“Some people feel this is just a band-aid approach, that you’re somehow encouraging an addict to take as much heroin as they want because they have a rescue kit,” Ms. Conroy said. “Maybe there’s some of that, but I think it’s more important that we’re saving lives.”

Narcan is covered by most insurances and the co-pay varies, depending on the person’s drug benefits. MassHealth covers two doses with nasal atomizers, with a zero copayment.

Sobering statistics

Tisbury EMS director Tracey Jones said paramedics in her town have been using Narcan for at least 12 years, with increasing frequency. “It’s always been in our protocols, but we’re definitely using it more often now,” she said. “In 2014 we had seven overdose calls, one of which Narcan was used. In 2015, we had 14 overdose calls, seven of which Narcan was used.”

Tri-town EMS chief Ben Retmier said the up-Island first responders also had a doubling in overdose calls between 2014 and 2015, three and six respectively. In the 10 years Tri-town has been administering the drug, he’s seen a wide range of responses. “Sometimes people look like they’re slowly waking up, or they can react violently and sit up start swinging at you,” he said. “It’s really dependent on the person and what they have in their system.”

Mr. Retmier said it’s imperative, even if someone appears revived by Narcan, that the individual gets medical attention immediately. “Narcan has a shorter half-life compared to what’s in their system,” he said. “Once they’re awake, they can think they’re going to be fine, but when the Narcan expires, the opiates kick back in and they can overdose a second time.”

Mr. Retmier said that people who don’t call for medical attention because they are also using are making a potentially deadly and unnecessary mistake. “The Good Samaritan law covers drug users who call for help,” he said. “There’s no reason not to make that call.”

The Massachusetts Good Samaritan Overdose Prevention Law protects people who overdose or seek help for someone overdosing from being charged or prosecuted for drug possession.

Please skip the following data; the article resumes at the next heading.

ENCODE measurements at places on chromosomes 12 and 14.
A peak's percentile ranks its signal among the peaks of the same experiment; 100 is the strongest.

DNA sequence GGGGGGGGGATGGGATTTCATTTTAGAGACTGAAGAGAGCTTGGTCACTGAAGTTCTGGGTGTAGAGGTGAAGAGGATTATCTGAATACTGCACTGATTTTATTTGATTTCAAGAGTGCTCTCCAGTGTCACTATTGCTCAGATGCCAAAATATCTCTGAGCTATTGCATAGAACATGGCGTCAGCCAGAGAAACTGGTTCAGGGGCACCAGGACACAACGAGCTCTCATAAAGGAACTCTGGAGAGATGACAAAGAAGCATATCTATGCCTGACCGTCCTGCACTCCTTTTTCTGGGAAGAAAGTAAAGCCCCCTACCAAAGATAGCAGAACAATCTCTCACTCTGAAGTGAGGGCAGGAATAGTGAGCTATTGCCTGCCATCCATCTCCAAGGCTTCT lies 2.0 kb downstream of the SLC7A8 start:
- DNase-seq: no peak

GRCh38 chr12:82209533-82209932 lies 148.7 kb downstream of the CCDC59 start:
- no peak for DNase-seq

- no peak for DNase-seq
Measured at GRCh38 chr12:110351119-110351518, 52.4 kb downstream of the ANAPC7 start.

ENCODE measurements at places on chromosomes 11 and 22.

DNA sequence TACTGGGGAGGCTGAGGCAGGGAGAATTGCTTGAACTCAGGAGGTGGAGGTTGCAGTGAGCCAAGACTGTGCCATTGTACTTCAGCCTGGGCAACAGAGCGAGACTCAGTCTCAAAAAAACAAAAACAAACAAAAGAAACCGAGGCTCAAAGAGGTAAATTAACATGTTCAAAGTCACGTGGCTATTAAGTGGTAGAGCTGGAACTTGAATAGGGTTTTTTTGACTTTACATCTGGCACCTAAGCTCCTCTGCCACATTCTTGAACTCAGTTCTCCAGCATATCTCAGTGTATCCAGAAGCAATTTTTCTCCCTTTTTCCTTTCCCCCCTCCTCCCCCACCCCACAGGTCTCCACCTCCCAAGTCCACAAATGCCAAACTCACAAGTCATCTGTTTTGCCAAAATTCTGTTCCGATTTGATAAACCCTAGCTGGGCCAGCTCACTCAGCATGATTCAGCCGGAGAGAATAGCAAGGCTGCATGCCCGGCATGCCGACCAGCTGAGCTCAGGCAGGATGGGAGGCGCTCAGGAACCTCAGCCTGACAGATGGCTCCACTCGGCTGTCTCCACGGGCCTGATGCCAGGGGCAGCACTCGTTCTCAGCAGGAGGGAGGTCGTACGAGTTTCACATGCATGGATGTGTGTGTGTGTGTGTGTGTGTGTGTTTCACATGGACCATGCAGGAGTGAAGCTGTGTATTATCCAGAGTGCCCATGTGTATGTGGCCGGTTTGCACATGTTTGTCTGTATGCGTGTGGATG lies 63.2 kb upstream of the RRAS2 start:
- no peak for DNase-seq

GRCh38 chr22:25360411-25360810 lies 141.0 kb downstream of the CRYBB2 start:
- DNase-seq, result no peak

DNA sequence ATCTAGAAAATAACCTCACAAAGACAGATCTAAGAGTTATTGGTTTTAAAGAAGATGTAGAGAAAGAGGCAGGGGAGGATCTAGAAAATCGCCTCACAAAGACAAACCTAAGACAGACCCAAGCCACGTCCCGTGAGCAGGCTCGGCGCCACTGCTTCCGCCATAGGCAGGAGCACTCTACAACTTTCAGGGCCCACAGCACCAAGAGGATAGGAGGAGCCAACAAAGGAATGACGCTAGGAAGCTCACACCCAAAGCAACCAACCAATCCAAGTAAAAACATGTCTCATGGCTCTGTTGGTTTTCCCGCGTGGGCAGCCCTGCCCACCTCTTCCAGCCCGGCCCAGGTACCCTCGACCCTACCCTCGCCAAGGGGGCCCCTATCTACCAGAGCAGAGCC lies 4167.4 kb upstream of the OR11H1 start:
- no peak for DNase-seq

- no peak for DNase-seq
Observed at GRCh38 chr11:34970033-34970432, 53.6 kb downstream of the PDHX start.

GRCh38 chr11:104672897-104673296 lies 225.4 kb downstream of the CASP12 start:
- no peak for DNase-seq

Antidote ambivalence

Half of all heroin drug users report at least one nonfatal overdose during their lifetime, according to a survey published in the Journal of Urban Health in January 2007. The survey also found that  a majority of doctors said they “would never consider prescribing [Narcan] and explaining its application to a patient,” over concerns that it would further enable their drug use and encourage risk taking.

Tisbury EMS director Tracey Jones said she had mixed feelings about enhanced Narcan availability, which she described as a “potential double-edged sword.”

“If it’s available to friends and family, I feel it’s a good thing because it could save somebody’s life,” she said. “But at the same time, does it make it easier for people to ignore the idea that they may overdose?”

Drug Enforcement Agency (DEA) spokesman Agent Tim Desmond said that saving lives is always a top priority for a DEA agent. “If it can save a life, we’re all for it,” he told The Times. But he also expressed ambivalence about over-the-counter Narcan. “We have intel that addicts have gravitated to places where they know Narcan is used by police and EMT’s,” he told The Times. “We also know that some have gone to places where there’s been a string of overdoses, because they think it’s where they can get the strongest potency.”

Mr. Desmond said DEA agents carry Narcan for their own safety as well. “Fentanyl is so poisonous it can seep through your skin,” he said. “If one of our agents is undercover and a bag breaks in his pants, he could easily receive a lethal dose.”

Not an easy way out

Dr. Charles Silberstein, psychiatrist and substance abuse specialist at Martha’s Vineyard Hospital, asked recovering addicts with whom he works if they thought Narcan could be viewed as a safety net and induce addicts to increase their drug intake. They unanimously rejected the idea.

Their answers included:
“Do you know how painful it is when you get Narcan? No one would plan to take Narcan.”

“When people are using heroin they aren’t thinking about what is a safe way to do it. They just want their fix.”

“It saves lives! How can that be a bad thing?”

“This is about bigotry toward people who have this disease.”

“Plain and simple, it is a lifesaver,” Dr. Silberstein wrote in an email to The Times. “Increased access is crucial.”

What to look for

Dr. Silberstein said the following are symptoms of a possible opiate overdose:

  • Awake, but unable to talk.
  • Body is limp.
  • Face is pale or clammy.
  • Fingernails and lips turn blue or purplish black.
  • For lighter skinned people, the skin tone turns bluish purple, for darker skinned people, it turns grayish or ashen.
  • Breathing is very slow and shallow, erratic, or has stopped completely.
  • Pulse is slow, erratic, or not there at all.
  • Choking sounds, or a snore-like gurgling noise (sometimes called the “death rattle”).
  • Vomiting.
  • Loss of consciousness.
  • Unresponsive to outside stimulus.